THE 2023 JOHN E. GRUBER Creative Photography Awards Program received 230 submissions from ninety photographers representing twenty-two states and eight countries. The judges were fascinated by the range of interpretations for this year’s contest theme: The Role of Technology.
The rotating panel of judges narrowed the submissions to the selected winners based on how well the photographs effectively and creatively represented the contest’s theme while displaying fine photographic skill and compositional storytelling.
The Center congratulates the winners and we extend our appreciation for all of those who entered the 2023 John E. Gruber Creative Photography Awards. Those who placed in this year’s program will have their photographs displayed at the Colorado Railroad Museum in Golden till summer 2024. The first-, second-, and third-prize winners in each category will receive prizes of $750, $500, and $250, respectively. Each photographer recognized in the “Judges Also Liked” category will receive a one-year subscription to Railroad Heritage.
The judges also selected nine more photographs in their “Also Liked” category.
- First Place: Chris Walters, Cammeray, Australia
- Second Place: Richard Koenig, Kalamazoo, Michigan
- Third Place: Frank Barry, Groton, New York
- First Place: Blair Kooistra, Fort Worth, Texas
- Second Place: John Troxler, Logansport, Indiana
- Third Place: George Hiotis, Clark, New Jersey
Judges’ comments: The factory-like precision of this drone photograph beautifully captures the standardization that has taken hold within the rail industry over the last fifty years. A stark and exceptional portrait of stored EMU commuter equipment speaks to the scale and character of modern railroading; and also the sterility and industrial nature of an industry where the relentless march of technological advancement has eliminated many aspects of individuality and personality.
Judges’ comments: This photograph masterfully captures the essence of an operator’s life within the confines of an Illinois Central yard office nestled in Bloomington, Indiana. The diverse tools of the trade glow in the pool of a single lightbulb forming an intricate still-life where several generations of train-control technologies are surrounded by the marks of the operator’s stained coffee cup and creep of cigarette ash in the ashtray. These meticulous details add a layer of authenticity to the scene, including the subtle marks of weathered varnish and frayed wires adorning the operator’s desk, foretelling the ever-present passage of time.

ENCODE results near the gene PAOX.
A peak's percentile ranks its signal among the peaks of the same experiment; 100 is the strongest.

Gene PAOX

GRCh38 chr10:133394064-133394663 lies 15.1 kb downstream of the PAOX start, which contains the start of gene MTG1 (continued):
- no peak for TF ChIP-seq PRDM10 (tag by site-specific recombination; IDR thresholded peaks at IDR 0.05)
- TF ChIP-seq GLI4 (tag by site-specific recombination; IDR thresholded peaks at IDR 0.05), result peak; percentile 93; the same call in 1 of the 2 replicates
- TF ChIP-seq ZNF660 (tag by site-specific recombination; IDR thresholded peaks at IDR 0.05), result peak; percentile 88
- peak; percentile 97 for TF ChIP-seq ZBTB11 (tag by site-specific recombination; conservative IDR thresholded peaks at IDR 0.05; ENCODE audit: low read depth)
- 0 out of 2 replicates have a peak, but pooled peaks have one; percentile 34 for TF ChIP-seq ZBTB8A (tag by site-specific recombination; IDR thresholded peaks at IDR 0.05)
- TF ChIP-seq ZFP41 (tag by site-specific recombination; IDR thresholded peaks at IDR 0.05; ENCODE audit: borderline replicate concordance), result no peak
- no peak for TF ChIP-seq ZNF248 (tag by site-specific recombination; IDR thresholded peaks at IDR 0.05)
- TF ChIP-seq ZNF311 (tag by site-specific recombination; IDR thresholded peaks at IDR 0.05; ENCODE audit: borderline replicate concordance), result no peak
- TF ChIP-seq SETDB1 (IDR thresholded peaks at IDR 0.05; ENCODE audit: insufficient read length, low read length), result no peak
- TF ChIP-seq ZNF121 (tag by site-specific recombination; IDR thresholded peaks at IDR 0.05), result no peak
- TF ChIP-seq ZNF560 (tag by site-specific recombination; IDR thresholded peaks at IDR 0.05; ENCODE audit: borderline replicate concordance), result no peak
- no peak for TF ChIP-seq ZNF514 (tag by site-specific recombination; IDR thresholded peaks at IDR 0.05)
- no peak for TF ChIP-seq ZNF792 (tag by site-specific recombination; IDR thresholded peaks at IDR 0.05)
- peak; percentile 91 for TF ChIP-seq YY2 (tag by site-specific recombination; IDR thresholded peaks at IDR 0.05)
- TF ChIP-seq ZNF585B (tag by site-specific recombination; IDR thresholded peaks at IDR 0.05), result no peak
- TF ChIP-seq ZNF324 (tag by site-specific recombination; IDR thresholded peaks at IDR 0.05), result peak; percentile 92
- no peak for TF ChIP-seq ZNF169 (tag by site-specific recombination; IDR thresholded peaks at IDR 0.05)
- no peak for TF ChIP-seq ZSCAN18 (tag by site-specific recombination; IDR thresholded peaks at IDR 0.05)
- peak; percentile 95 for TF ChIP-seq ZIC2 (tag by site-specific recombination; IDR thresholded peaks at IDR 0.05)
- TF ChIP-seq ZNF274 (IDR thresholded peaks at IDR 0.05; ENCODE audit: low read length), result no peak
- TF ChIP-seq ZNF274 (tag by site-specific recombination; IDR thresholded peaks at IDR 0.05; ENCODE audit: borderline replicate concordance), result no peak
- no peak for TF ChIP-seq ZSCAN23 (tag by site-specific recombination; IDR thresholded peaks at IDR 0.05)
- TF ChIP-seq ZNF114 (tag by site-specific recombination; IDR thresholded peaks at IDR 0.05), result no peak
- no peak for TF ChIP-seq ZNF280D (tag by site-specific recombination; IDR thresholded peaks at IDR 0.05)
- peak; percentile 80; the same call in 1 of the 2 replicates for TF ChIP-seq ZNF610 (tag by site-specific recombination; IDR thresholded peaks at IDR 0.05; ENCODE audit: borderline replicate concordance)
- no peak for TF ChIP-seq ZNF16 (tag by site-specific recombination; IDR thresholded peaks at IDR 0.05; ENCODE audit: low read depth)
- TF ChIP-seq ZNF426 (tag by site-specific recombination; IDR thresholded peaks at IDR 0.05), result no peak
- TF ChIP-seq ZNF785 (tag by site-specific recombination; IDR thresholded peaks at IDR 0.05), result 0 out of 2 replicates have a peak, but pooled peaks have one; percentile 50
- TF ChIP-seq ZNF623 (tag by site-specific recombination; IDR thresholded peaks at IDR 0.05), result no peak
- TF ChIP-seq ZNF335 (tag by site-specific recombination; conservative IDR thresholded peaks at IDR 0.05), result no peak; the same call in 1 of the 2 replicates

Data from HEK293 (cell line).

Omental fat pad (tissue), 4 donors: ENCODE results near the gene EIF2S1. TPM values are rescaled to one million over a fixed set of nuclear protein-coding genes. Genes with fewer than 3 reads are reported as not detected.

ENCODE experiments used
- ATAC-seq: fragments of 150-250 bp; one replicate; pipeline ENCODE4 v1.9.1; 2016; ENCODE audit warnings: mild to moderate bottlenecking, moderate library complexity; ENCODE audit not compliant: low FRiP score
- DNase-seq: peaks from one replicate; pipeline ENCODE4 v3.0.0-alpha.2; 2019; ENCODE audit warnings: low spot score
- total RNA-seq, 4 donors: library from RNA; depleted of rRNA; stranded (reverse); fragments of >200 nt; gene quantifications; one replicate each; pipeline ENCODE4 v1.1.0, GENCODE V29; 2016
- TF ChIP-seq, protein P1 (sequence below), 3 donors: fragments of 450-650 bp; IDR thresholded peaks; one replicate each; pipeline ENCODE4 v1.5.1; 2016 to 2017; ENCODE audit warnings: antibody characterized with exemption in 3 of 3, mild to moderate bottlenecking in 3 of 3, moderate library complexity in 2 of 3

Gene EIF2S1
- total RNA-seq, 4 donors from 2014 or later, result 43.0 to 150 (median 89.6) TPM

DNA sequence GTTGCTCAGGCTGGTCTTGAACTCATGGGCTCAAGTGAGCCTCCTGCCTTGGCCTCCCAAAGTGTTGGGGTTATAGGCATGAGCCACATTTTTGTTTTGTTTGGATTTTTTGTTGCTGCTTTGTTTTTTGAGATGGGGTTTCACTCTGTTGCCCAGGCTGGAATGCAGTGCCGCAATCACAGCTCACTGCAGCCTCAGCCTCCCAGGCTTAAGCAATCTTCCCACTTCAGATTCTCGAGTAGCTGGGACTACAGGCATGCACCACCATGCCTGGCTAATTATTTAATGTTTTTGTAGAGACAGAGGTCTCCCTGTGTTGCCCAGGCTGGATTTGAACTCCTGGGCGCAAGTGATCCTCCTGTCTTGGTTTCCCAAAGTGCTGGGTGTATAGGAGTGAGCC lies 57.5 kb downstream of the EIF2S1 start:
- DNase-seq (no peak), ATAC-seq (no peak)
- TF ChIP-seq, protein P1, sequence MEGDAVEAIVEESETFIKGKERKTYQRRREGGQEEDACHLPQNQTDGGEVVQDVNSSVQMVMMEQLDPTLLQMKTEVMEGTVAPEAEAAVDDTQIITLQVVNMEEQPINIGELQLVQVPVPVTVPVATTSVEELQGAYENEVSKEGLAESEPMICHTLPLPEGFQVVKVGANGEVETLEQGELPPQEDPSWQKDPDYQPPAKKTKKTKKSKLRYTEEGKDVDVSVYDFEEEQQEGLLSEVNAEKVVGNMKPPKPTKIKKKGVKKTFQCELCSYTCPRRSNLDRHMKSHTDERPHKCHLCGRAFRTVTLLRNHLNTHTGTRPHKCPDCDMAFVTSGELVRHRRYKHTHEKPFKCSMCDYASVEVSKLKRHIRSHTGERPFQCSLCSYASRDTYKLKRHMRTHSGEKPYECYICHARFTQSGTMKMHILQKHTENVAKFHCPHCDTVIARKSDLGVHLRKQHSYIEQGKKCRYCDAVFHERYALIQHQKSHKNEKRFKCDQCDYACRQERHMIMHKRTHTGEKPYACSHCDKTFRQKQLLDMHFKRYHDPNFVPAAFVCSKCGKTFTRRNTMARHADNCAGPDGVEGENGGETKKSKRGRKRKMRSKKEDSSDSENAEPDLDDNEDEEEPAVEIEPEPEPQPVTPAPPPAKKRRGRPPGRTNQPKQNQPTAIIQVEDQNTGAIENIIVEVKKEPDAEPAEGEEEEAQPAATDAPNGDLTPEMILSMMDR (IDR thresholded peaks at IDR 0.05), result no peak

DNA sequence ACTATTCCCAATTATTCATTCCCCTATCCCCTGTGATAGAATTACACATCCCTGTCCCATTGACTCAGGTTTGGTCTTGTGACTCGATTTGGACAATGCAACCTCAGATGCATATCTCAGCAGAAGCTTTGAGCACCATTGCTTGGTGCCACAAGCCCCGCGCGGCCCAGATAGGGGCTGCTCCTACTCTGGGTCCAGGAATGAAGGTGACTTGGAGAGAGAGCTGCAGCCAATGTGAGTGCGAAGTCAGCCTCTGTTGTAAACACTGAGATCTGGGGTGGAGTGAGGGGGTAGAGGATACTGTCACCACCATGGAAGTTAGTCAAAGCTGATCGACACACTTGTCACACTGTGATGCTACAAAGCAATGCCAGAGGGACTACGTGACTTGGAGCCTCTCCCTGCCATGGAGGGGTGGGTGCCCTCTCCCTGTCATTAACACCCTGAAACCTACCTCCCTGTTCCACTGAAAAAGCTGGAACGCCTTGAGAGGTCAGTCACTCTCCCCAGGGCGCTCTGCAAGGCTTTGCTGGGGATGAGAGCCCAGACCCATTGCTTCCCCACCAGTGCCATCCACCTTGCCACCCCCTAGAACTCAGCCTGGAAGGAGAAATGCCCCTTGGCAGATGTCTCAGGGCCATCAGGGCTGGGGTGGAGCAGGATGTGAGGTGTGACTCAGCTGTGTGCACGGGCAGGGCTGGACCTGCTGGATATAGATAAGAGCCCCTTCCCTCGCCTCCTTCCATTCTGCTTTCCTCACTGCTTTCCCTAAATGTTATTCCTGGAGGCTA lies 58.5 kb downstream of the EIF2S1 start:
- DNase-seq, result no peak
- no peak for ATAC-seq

Judges’ comments: The power and energy of a Nickel Plate Road Berkshire at speed sweeps past a train order stand as the crew catches orders on the fly. While a common scene for much of railroading of the first half of the twentieth century, this image beautifully conveys the split-second moment of transfer with an inherent sense of movement and energy as the train rushes onward. This photograph serves as a compelling testament to the evolution of technology and the expertise involved in its artistic portrayal. This image was created in the steam age long before digital camera technology, making it all the more impressive.
Judges’ comments: A pause for tea and contemplation amidst the drab and soot-stained environs of the locomotive shop: the lifeblood for both the worker and the locomotive originates with the simple boiling of water. This image is a great reminder of an era where humans controlled the technology rather than the other way around. The photographer’s careful use of composition and color creates a compelling and thought-provoking story that masterfully depicts a quiet moment before resumption of work on a historic steam locomotive.
Judges’ comments: This image speaks to how technology has helped push the industry into a new era, where railroad communication was once connected by physical wire and paper, it is now satellite-linked within a wireless world. Much of modern railroading depends on radio and microwave communications, and in this atmospheric image, both train and relay tower emerge from an ethereal fog through delicate twilight. The photograph’s subtle yet powerful emphasis of sky reinforces the image’s theme of contemporary railroading’s use of telecommunication tools.
Judges’ comments: A superb portrait of a tower operator pondering an uncertain future reflected in the control machine, which tells its own story in electrical tape and paint presenting the evolution of physical plant, as how the railroad is now able to do more with less, or in many circumstances, simply do less. This image offers the viewer a visual window into the shifting dynamics and ever-changing landscape of rail transportation that forms an exquisite piece of photojournalism.